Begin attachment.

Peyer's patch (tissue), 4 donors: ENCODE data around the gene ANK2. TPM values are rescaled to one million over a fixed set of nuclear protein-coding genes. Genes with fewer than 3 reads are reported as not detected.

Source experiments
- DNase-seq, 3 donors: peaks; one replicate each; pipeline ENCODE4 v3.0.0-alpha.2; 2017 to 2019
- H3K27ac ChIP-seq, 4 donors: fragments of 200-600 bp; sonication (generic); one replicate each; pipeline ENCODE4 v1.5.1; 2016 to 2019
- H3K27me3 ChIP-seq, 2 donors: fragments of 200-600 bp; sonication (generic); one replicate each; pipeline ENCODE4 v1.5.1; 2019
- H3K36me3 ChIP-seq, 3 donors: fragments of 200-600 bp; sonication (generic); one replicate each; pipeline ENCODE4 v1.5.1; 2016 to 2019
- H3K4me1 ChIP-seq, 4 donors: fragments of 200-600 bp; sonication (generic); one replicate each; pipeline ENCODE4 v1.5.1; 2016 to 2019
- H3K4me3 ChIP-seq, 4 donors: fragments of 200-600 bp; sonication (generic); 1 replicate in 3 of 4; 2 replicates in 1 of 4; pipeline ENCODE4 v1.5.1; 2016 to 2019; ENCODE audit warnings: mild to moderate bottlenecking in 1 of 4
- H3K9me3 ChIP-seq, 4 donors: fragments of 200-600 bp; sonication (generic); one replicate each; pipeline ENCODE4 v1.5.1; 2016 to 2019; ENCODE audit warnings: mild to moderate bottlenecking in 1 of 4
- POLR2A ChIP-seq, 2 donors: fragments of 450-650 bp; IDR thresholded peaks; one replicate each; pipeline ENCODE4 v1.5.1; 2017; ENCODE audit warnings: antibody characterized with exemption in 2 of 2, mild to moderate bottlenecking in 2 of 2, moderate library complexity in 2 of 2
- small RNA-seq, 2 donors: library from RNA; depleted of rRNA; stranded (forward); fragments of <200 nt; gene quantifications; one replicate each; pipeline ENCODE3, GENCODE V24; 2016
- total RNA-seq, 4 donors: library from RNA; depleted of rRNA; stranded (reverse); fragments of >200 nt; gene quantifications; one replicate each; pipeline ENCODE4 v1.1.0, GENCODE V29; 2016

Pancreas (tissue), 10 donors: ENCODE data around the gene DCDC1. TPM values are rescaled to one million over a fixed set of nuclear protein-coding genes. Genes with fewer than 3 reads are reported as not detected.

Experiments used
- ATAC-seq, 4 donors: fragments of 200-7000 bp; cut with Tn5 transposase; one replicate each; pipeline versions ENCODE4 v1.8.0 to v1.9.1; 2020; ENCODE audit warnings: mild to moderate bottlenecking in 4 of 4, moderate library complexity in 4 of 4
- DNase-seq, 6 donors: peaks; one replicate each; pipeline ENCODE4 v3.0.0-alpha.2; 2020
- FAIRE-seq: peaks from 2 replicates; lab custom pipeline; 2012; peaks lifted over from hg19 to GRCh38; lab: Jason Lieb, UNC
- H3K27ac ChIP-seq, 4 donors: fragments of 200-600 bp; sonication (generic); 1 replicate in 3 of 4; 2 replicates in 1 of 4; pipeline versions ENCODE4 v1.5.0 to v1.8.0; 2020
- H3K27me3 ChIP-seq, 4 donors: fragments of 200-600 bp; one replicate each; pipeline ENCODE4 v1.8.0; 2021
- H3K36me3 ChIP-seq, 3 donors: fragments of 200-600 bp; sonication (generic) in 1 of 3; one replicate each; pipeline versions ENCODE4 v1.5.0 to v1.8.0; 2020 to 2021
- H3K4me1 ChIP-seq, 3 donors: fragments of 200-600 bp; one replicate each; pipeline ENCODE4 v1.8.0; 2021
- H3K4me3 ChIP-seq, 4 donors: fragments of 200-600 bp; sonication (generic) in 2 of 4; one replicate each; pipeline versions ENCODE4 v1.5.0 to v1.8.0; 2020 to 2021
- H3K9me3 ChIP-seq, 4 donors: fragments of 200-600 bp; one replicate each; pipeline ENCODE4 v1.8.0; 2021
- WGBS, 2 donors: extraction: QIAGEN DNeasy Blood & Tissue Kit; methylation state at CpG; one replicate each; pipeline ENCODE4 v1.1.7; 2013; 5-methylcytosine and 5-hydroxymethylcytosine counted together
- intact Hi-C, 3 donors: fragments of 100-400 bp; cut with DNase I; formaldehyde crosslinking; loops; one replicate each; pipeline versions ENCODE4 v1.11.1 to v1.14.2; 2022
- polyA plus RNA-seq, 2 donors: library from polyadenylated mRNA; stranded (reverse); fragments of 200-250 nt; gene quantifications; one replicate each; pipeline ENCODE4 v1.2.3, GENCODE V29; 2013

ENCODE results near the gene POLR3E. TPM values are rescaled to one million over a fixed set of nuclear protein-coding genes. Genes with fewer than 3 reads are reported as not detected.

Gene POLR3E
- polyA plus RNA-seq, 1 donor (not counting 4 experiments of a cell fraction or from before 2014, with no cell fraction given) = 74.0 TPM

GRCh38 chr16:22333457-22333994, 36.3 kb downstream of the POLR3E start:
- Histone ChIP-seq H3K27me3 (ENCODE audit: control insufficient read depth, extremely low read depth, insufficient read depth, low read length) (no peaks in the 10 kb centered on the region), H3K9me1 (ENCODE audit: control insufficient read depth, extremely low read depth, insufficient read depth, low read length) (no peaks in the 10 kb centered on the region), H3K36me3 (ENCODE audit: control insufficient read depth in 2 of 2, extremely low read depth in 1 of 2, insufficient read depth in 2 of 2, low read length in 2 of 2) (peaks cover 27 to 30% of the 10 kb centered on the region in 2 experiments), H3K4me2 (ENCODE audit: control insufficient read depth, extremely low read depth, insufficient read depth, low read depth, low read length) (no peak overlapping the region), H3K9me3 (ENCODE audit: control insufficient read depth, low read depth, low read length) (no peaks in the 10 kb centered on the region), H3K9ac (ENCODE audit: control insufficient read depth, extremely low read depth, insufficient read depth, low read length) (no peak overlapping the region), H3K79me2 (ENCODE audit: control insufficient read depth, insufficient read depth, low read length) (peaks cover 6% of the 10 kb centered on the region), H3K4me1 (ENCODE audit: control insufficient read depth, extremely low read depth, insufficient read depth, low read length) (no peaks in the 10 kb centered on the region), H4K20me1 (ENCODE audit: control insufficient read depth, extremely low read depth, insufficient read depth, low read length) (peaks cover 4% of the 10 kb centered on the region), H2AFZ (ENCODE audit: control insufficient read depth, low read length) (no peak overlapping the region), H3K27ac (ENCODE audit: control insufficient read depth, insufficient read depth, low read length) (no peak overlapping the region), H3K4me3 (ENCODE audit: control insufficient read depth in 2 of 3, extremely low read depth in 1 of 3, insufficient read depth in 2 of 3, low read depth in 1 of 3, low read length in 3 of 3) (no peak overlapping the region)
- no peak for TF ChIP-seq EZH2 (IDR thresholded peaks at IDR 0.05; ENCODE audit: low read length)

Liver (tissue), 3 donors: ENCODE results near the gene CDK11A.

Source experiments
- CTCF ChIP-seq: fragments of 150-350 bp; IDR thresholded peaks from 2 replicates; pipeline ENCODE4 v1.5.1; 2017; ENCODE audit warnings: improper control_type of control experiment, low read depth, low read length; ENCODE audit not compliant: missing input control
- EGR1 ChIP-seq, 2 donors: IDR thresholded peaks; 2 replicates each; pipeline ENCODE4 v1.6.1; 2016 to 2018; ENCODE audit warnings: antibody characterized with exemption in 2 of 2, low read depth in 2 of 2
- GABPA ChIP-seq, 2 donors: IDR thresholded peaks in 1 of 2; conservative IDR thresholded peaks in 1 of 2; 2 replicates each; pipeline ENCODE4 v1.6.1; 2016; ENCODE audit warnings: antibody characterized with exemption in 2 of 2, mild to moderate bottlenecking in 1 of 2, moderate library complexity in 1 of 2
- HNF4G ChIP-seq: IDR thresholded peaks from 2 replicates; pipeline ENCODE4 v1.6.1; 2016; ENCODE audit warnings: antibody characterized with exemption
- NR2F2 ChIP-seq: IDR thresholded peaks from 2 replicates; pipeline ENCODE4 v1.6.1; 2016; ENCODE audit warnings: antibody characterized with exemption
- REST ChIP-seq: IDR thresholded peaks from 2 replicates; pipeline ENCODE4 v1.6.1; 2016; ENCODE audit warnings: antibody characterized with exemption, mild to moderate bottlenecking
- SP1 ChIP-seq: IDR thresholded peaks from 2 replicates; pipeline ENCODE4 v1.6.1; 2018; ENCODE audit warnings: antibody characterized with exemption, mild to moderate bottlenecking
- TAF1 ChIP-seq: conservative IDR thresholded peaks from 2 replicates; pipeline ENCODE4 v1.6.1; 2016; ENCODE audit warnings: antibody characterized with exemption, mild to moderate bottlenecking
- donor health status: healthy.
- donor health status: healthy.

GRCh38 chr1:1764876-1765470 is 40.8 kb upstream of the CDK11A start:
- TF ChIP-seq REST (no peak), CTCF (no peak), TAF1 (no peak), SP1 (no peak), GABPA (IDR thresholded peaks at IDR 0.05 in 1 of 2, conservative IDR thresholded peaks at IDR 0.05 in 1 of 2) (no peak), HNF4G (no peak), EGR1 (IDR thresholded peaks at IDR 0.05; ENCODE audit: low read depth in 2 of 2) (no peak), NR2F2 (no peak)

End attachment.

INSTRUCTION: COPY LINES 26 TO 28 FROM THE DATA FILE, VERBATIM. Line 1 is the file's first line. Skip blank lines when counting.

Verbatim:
- polyA plus RNA-seq, 2 donors: library from polyadenylated mRNA; stranded (reverse); fragments of 200-250 nt; gene quantifications; one replicate each; pipeline ENCODE4 v1.2.3, GENCODE V29; 2013

ENCODE results near the gene POLR3E. TPM values are rescaled to one million over a fixed set of nuclear protein-coding genes. Genes with fewer than 3 reads are reported as not detected.

Gene POLR3E